I told my #4 nursling at the time that I didn’t like breastfeeding. Apologizing that I was gritting my teeth through her nursing sessions, I stroked her cheek and told her that even though I didn’t love breastfeeding I did very much love her and so she was worth it. Too young to understand, I felt my little girl sleeping in my arms and my chest tightened as the truth of my love for her surged through me making it hard to breathe. In that moment I vowed that even if I never loved breastfeeding I would focus on how much I love my daughter while she’s at my breast and I could take pleasure in how much she enjoyed breastfeeding even if I didn’t personally enjoy it.

Going into breastfeeding my 6th baby, my feelings about breastfeeding had changed, the skin-crawling, teeth gritting feeling was gone and while I still couldn’t say that I personally loved it I truly and deeply loved how much my baby loves to breastfeed. As her mother, there is an expansive satisfaction in making her happy that overwhelms even my own discomfort. She went on to breastfeed for 4 years and no, I don’t regret doing so. I don’t see myself as a martyr, just as a mother who, like most parents, has to give up some of my own personal comfort for a time for the benefit of my child. Though I’m not breastfeeding now, when I was, when my baby would grin up at me briefly letting go of my nipple, a little dribble of milk coursing down her cheek, I feel privileged to share and be the source of this moment she enjoyed so much. I will continue to support and advocate for breastfeeding and I will continue being honest about my own breastfeeding journey and feelings because in the long run we all need the kind of support to be who we really are if we’re going to grow.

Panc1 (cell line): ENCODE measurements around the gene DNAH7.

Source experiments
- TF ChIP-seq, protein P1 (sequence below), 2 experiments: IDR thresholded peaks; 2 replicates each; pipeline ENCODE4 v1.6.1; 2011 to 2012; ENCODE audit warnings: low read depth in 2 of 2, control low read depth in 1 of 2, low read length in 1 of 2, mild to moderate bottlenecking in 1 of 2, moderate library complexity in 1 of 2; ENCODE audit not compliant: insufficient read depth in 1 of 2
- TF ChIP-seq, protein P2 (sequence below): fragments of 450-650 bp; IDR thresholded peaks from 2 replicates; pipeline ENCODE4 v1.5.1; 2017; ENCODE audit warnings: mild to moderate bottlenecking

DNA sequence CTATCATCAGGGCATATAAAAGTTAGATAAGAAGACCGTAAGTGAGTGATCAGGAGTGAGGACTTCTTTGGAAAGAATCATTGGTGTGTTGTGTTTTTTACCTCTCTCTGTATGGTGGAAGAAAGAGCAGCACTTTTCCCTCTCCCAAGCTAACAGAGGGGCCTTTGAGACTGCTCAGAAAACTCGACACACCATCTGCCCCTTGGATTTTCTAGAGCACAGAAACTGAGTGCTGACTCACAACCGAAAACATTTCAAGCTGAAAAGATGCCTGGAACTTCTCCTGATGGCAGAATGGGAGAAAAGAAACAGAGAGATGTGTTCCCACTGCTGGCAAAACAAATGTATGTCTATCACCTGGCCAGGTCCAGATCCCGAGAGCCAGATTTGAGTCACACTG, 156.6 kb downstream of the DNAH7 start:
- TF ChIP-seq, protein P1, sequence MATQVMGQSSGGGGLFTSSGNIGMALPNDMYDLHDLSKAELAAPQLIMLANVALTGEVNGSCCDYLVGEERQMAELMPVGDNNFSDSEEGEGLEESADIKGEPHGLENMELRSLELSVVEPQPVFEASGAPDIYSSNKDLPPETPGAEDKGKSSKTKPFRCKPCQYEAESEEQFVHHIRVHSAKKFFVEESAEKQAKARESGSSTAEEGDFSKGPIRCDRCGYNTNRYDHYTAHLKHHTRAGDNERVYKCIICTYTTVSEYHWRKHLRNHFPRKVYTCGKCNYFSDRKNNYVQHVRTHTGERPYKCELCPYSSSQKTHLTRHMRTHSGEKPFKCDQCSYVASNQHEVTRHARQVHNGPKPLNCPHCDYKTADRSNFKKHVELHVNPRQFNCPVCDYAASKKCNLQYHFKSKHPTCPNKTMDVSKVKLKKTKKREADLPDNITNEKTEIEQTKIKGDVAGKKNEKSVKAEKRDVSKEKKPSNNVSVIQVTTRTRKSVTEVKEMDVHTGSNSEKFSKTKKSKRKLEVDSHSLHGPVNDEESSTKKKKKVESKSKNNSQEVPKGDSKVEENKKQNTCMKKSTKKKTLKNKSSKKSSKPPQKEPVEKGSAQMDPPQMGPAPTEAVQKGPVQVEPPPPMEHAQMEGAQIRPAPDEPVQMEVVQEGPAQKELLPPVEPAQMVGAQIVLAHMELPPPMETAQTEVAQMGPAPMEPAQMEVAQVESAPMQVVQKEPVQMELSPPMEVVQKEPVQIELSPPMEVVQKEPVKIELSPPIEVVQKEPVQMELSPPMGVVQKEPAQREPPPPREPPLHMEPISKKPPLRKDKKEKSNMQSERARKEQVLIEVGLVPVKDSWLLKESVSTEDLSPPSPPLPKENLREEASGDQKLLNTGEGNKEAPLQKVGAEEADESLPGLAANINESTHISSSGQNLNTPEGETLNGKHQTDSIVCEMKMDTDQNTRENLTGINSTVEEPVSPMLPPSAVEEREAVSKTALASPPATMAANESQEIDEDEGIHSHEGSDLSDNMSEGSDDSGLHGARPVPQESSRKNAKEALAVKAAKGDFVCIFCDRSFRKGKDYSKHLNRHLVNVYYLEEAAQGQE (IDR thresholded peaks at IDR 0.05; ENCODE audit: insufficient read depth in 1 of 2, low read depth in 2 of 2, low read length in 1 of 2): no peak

I followed up with this that day on Facebook: (edited here)